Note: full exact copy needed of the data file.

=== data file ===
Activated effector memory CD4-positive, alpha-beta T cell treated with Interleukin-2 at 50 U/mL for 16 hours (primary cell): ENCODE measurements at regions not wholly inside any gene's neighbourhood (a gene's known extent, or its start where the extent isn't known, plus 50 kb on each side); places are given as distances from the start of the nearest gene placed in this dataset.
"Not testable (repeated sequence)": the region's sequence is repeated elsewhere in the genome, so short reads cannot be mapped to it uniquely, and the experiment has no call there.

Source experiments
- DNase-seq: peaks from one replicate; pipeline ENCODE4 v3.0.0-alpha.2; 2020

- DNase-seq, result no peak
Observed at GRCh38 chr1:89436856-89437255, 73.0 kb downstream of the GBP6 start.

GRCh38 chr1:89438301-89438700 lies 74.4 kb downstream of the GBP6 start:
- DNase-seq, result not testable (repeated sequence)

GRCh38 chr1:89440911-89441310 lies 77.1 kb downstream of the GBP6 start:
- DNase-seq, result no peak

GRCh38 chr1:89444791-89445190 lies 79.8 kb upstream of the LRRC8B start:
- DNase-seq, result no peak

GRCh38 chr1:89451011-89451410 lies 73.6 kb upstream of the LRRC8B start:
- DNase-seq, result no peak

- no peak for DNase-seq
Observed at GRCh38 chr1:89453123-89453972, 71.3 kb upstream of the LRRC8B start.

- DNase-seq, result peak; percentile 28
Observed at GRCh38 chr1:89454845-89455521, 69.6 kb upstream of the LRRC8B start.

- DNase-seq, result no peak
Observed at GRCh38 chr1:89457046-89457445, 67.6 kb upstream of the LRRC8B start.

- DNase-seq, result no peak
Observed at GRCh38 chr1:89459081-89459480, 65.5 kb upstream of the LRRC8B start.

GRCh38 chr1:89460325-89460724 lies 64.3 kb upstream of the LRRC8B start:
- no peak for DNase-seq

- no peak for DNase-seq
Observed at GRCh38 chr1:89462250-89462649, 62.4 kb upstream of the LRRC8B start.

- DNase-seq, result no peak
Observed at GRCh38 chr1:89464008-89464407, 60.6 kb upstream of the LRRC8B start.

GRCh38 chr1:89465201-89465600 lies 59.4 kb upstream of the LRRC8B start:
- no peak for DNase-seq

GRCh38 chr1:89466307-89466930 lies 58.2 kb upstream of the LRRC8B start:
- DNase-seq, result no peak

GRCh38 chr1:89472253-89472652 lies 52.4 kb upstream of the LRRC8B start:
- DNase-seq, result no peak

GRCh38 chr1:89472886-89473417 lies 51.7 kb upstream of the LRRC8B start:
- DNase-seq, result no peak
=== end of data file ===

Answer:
Activated effector memory CD4-positive, alpha-beta T cell treated with Interleukin-2 at 50 U/mL for 16 hours (primary cell): ENCODE measurements at regions not wholly inside any gene's neighbourhood (a gene's known extent, or its start where the extent isn't known, plus 50 kb on each side); places are given as distances from the start of the nearest gene placed in this dataset.
"Not testable (repeated sequence)": the region's sequence is repeated elsewhere in the genome, so short reads cannot be mapped to it uniquely, and the experiment has no call there.

Source experiments
- DNase-seq: peaks from one replicate; pipeline ENCODE4 v3.0.0-alpha.2; 2020

- DNase-seq, result no peak
Observed at GRCh38 chr1:89436856-89437255, 73.0 kb downstream of the GBP6 start.

GRCh38 chr1:89438301-89438700 lies 74.4 kb downstream of the GBP6 start:
- DNase-seq, result not testable (repeated sequence)

GRCh38 chr1:89440911-89441310 lies 77.1 kb downstream of the GBP6 start:
- DNase-seq, result no peak

GRCh38 chr1:89444791-89445190 lies 79.8 kb upstream of the LRRC8B start:
- DNase-seq, result no peak

GRCh38 chr1:89451011-89451410 lies 73.6 kb upstream of the LRRC8B start:
- DNase-seq, result no peak

- no peak for DNase-seq
Observed at GRCh38 chr1:89453123-89453972, 71.3 kb upstream of the LRRC8B start.

- DNase-seq, result peak; percentile 28
Observed at GRCh38 chr1:89454845-89455521, 69.6 kb upstream of the LRRC8B start.

- DNase-seq, result no peak
Observed at GRCh38 chr1:89457046-89457445, 67.6 kb upstream of the LRRC8B start.

- DNase-seq, result no peak
Observed at GRCh38 chr1:89459081-89459480, 65.5 kb upstream of the LRRC8B start.

GRCh38 chr1:89460325-89460724 lies 64.3 kb upstream of the LRRC8B start:
- no peak for DNase-seq

- no peak for DNase-seq
Observed at GRCh38 chr1:89462250-89462649, 62.4 kb upstream of the LRRC8B start.

- DNase-seq, result no peak
Observed at GRCh38 chr1:89464008-89464407, 60.6 kb upstream of the LRRC8B start.

GRCh38 chr1:89465201-89465600 lies 59.4 kb upstream of the LRRC8B start:
- no peak for DNase-seq

GRCh38 chr1:89466307-89466930 lies 58.2 kb upstream of the LRRC8B start:
- DNase-seq, result no peak

GRCh38 chr1:89472253-89472652 lies 52.4 kb upstream of the LRRC8B start:
- DNase-seq, result no peak

GRCh38 chr1:89472886-89473417 lies 51.7 kb upstream of the LRRC8B start:
- DNase-seq, result no peak